By Bernie Lombardi, Ph.D., Betsy Kim, Ph.D., and Robyn Ince, Ed.M.


As part of our ongoing study funded by the New Jersey State Policy Lab on youth who were disconnected from college during COVID-19 in Newark, we conducted focus groups and one-on-one interviews with 21 youth between the ages of 18 and 26 who have graduated high school but are not currently enrolled in postsecondary education. We interviewed people of different races and genders.

Most youth we spoke to wanted to attend college or trade school after high school but were unable to after they graduated due to barriers such as the death of a close family member and lack of finances as stated here: “After my uncle died, I had to stand up for myself. College was the last thing I could think of. I had to put it off as a priority. I had to survive.”

Some youth wanted to enroll in college or trade school but didn’t because of the COVID-19 pandemic. One student who was pursuing a trade when the pandemic began explained how he lost momentum when he no longer had the in-person support he depended on to stay motivated. As a result, he did not complete his degree.

Other students explained that they never considered college because they, their family or their teachers did not see them as having “college going” potential. One student stated that he has had enough of school and “just wants to work and start adult life.” However, he wants to pursue a career in welding and understands that this requires trade school.

The young people we spoke to did have some, albeit limited, exposure to planning for life after high school while in school. Prior to high school graduation, they mostly relied on their school counselors and trusted teachers for support and college and career advice. As one youth said, “The counselor in school knew about my family background. I actually stayed in her office and got advice from her.” Some youth had limited exposure to colleges while in high school (averaging 1 to 2 visits) and would have liked opportunities to see more schools. Others felt like their high schools did a good job at exposing them to college. One youth stated: “We went on college trips to HBCUs, and this made me think about my future and write my goals down.” And still others shared that their schools provided college support, including weekly college fairs, but that they did not take advantage of these opportunities because they did not think they wanted to attend college.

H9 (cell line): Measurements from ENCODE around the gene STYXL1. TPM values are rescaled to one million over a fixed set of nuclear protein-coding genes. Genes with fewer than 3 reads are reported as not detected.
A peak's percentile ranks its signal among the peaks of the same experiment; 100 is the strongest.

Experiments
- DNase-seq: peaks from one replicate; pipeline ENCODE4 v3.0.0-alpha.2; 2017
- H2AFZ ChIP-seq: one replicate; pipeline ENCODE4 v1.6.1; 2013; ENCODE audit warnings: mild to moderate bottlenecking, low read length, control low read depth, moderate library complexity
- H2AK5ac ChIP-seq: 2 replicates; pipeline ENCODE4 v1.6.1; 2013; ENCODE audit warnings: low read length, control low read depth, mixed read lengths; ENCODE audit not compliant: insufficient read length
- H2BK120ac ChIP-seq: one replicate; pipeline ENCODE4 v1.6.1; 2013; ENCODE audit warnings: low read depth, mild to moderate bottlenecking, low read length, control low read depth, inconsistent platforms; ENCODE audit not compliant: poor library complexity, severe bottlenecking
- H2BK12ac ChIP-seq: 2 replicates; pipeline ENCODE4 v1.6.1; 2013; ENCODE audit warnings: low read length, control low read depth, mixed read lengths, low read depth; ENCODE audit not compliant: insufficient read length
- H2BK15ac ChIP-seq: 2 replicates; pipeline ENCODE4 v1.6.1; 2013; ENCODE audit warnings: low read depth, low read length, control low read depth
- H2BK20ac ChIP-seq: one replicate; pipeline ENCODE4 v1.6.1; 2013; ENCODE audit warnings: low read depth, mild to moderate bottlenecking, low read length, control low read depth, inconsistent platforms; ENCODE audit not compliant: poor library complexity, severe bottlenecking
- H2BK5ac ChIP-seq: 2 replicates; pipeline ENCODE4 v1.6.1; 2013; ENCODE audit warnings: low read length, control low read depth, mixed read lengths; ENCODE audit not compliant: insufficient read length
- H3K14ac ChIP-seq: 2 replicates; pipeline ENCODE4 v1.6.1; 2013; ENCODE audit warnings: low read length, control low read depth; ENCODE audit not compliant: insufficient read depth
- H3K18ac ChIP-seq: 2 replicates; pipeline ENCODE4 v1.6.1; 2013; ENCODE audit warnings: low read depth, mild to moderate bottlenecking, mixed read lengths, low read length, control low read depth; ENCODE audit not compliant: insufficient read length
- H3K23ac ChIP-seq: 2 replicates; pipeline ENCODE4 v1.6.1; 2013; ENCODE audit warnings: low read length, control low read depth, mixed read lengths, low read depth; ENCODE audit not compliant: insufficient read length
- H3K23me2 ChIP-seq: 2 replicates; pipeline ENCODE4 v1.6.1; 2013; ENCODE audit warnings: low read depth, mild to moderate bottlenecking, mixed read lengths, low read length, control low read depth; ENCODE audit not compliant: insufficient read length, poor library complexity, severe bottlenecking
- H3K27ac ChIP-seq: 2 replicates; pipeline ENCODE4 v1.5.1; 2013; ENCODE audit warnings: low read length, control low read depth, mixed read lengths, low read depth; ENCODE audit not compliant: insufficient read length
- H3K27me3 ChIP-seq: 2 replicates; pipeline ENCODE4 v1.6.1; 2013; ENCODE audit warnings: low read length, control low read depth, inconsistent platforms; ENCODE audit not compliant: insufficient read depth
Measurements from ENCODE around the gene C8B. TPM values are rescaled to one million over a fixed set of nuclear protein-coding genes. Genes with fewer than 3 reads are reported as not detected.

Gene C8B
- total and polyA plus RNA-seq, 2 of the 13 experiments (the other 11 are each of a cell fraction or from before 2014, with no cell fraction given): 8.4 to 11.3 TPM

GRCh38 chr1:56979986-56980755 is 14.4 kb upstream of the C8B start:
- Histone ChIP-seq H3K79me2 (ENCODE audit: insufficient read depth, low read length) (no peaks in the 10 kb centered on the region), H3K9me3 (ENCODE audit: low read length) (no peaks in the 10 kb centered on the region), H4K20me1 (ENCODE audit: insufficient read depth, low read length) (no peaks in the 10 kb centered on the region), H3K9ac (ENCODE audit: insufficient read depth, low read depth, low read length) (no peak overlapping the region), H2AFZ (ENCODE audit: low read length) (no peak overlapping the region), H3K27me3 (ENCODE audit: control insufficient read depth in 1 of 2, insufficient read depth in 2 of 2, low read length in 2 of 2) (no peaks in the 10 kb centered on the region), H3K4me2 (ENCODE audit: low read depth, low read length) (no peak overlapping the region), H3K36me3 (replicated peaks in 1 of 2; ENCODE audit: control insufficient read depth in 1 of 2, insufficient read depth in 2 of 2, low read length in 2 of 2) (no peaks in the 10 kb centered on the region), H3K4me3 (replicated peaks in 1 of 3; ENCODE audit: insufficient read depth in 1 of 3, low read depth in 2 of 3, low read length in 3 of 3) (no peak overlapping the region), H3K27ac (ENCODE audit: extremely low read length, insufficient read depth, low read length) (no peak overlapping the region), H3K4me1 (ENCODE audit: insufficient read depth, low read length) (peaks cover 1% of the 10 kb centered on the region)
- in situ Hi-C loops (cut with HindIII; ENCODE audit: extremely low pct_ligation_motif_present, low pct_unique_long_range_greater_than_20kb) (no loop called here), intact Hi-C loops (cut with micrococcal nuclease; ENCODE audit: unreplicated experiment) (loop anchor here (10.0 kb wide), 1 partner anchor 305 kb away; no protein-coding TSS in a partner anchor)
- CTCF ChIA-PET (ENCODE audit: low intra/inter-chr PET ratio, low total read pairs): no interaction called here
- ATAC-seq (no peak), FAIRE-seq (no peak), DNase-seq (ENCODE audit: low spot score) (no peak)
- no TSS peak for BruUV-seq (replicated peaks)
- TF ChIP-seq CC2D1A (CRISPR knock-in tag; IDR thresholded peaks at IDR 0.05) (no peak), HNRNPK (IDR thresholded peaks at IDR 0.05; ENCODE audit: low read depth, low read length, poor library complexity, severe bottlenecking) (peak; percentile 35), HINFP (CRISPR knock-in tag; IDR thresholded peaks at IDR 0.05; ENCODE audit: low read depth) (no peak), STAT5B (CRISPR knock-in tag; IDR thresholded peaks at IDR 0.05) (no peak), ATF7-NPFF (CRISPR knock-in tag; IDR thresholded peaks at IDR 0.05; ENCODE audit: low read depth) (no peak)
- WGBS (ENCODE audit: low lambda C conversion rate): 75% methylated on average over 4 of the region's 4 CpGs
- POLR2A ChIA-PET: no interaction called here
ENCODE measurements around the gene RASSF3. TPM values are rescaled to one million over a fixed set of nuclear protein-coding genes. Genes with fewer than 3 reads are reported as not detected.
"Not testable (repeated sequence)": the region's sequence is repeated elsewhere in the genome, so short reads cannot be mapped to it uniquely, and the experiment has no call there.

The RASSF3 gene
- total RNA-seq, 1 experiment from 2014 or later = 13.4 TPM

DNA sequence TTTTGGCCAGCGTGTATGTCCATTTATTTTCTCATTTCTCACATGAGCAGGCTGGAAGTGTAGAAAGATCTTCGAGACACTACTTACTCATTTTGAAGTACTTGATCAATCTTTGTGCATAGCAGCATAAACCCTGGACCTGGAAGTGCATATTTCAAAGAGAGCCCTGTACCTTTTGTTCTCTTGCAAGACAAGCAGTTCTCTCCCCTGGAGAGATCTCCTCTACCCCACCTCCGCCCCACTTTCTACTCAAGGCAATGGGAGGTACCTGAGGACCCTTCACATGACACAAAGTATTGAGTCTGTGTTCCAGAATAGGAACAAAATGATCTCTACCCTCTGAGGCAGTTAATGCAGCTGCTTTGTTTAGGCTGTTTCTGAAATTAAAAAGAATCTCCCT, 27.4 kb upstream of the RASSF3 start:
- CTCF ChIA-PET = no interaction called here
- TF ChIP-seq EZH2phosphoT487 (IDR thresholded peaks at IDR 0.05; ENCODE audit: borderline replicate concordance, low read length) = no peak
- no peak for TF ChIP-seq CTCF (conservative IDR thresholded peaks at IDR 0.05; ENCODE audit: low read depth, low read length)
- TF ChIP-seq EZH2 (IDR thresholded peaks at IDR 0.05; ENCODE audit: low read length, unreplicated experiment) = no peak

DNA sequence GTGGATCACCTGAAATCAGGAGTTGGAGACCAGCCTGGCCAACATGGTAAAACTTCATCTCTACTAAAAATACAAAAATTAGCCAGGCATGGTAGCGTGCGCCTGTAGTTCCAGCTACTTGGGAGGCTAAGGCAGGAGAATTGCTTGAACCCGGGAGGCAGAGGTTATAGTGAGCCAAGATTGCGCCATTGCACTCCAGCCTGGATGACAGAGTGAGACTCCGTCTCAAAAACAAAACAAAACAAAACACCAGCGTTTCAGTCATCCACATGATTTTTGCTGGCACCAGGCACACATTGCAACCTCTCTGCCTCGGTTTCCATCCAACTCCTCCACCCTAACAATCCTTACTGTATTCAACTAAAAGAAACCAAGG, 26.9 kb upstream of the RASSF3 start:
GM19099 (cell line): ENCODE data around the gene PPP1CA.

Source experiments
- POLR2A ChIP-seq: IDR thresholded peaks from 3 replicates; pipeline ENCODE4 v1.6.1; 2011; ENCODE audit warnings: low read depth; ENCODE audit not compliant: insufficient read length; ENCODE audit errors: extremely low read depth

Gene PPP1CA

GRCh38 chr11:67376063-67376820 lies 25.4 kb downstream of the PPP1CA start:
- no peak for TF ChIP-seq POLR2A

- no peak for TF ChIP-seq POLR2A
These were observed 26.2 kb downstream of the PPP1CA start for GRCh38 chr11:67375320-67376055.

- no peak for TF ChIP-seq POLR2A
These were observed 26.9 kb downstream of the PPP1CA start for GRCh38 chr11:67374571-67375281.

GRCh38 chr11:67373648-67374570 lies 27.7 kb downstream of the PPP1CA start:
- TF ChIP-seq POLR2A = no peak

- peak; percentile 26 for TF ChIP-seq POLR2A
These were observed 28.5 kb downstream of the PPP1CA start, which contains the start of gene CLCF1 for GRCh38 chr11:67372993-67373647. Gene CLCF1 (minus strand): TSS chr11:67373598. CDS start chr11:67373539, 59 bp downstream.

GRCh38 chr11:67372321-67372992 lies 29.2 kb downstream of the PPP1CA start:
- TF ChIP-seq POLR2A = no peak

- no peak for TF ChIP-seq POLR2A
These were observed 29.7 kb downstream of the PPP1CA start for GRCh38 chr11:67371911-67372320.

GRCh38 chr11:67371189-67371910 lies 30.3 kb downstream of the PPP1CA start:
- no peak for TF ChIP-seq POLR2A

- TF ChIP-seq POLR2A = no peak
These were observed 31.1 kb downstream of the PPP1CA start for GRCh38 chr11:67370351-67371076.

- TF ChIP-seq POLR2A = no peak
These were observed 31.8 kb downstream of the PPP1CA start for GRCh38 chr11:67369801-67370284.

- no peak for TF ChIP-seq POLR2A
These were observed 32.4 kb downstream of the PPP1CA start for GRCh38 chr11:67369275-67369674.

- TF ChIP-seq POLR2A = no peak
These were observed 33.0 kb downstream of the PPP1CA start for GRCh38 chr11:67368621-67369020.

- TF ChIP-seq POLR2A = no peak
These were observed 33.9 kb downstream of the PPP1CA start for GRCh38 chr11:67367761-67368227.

Family, friends, and churches also helped these young people learn about college and make goals for the future. One youth stated: “I had friends in college and they helped me. They told me what to do, what not to do, how to survive. I learned about college mostly from my friends.” Another said: “My mom went to college but had to stop because she had [children], and she wants a better future for us.” And two students who are the children of immigrants said that they are motivated by their parents who came to the United States and worked hard to provide for them.

Youth we interviewed spoke of the multiple barriers to attending college once they graduated high school. Some included language barriers for English Learners and Newcomer students as well as academic challenges for students with disabilities. Others felt like their high schools did not provide them with the support they needed to pursue college. One youth said: “Teachers only focused on kids in AP classes.” They also spoke of the challenge of balancing present demands and challenges with future goals.

Many youth we spoke to felt the need to work right after high school in order to support their families as shared here: “It’s difficult to save money for your education when you have other needs.” Youth were also experiencing mental health needs that could interfere with attending college as stated here: “After I lost my dad, I needed time to recover emotionally.”

Fortunately, there are many community-based organizations in Newark that are equipped to work with students who need focused support to plan for their future. However, even though they have graduated from high school some of the youth we interviewed still find the college application process intimidating and stated that they would be more likely to go to college if they had someone to guide them through the process. Finding this person is particularly challenging for youth who are no longer enrolled in high school or have completed an alternative program.

Overall, the youth we spoke to felt that college is worth it but also wondered if they could achieve their goals through other means. One posited that college may no longer be in sync with our modern technologically-driven society. “You can look on Google and can do almost anything you can do in college. You can argue that college is past its time.” Others spoke about college providing the ability to move up more quickly in a chosen field such as: “For me it’s worth it because if I had gone it would allow me to have the life I wanted. It would give me a feeling of fulfillment to do what I wanted to do, study what I wanted to study, maybe be a better person than I am now.”

We will release the final report of our findings in summer 2024.